4. Theologically Sound. This one is trickier without giving examples. But in general, theology combines theme, text, and tune into a doctrinally solid expression of our relationship with God. The song doesn't have to be a mini-sermon, but it should capture the scripture's intent in what it communicates.

Okay, I've blabbered on quite long enough. This episode of As the Church Turns is over...for now. Unless you don't want it to be over. In which case you are free to comment. In love. ;)

(Beginning of the discussion, originally posted on my Facebook wall Feb 16, 2014.)

Turn away now, ecclesiological rant forthcoming.

Okay, now that no one is paying attention, here's the deal. I visited a couple 'contemporary' church services the past few weeks. And man, modern corporate worship must have passed me by while I was sleeping. Sure, I acknowledge that we are now fully 2014ers, but I have a few questions and concerns which I don't think are necessarily age-related. Hey, you're sitting in my pew, btw.

First, when did corporate worship devolve into binary activities, both passive? Stand and listen to the band for 30 minutes, then sit and listen to the preacher for another 30…if you’re lucky. Worship, by definition, is active and multi-faceted; yet the modern band-based, concert-style, darkened-auditorium format lends itself to inactive observation by the congregants, imo.

At the services I attended, there wasn't much to distinguish the opening set (warm up for the main event?) from a rock concert – except the presence of pews and a few choruses that mention Jesus. The music was loud, the lights were dimmed! (this absolutely threw me – if this is the new normal, I told you I must be waaayyy out of the loop because seriously, it reminded me of a movie theater where people go…and watch!), and the songs were insipid. I’ve been to rock concerts that have been more inspiring.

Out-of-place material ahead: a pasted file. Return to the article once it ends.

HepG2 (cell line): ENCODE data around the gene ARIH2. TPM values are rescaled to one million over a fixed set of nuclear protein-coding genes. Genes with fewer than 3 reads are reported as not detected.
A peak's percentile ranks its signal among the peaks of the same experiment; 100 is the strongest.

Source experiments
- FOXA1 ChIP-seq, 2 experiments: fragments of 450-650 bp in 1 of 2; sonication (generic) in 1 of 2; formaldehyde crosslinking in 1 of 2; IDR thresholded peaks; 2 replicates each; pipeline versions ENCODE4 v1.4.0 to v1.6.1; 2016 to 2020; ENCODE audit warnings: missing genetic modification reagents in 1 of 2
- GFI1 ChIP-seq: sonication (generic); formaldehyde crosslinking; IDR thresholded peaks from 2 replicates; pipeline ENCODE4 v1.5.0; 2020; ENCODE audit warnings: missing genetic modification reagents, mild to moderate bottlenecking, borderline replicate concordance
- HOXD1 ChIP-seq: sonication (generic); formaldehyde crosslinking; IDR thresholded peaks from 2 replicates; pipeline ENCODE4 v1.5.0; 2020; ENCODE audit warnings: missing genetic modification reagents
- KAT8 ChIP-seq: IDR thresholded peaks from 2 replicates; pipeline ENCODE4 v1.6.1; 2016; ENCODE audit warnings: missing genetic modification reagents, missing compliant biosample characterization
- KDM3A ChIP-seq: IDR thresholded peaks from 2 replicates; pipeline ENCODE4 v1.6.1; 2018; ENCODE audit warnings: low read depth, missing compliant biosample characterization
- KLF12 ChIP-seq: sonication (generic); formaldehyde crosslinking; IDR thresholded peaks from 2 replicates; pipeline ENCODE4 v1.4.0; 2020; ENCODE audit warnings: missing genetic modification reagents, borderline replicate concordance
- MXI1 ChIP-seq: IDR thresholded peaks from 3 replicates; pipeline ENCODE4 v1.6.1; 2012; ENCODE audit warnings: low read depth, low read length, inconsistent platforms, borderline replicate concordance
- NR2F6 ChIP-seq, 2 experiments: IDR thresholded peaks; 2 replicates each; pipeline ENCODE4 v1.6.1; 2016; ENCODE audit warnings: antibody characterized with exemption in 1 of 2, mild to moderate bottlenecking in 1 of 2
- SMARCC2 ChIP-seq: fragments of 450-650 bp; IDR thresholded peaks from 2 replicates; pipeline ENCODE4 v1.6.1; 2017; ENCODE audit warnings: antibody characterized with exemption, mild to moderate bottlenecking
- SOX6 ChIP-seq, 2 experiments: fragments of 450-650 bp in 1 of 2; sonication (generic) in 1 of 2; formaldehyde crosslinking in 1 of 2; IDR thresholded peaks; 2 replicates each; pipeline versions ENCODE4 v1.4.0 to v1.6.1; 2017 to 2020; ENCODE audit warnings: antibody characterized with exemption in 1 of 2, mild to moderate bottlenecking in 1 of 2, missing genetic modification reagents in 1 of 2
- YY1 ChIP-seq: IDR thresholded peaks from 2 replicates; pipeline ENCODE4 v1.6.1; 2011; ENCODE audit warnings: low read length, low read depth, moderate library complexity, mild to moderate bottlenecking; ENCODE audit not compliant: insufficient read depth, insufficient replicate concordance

Second, speaking of insipid, where are these new song writers coming from? They need some major theological training. And composition classes. Or something. And why are some of these songs so popular? Church! It is not enough to slap a few biblical phrases, catchy metaphors, and out-of-context theological truths together and call it good. “You are the light of the world, I run into your arms; You sing over me, King of Kings.” (Lyric copyright by Lyndon Perry; now all I need are 3 chords.)

Finally (for now), I find that the length of the sermon increases in direct proportion to its lack of focus. Probably has a lot to do with the preacher’s preparation and study during the week. And I say this as a preacher. Remember Mark Twain’s quote: “I didn't have time to write a short letter, so I wrote a long one instead.” Preachers, please, don’t keep talking past the end of your message.

As for some of the other modern adaptations that are present during the church gathering and worship setting – like caf├ęs and bookstores, projected announcements and song lyrics, sermon notes on the mobile app, even credit card tithing, none of that really bothers me. Those are cultural and timely accommodations that are neither here nor there when it comes to ecclesiology. But what we ‘do’ in worship – and the thinking behind it along with what that thinking fosters – does make a difference in our understanding of, service to, and relationship with God.

But then, what do I know? I still like 2nd Chapter of Acts. The text and the band.

Rant over. Unless you don’t want it to be.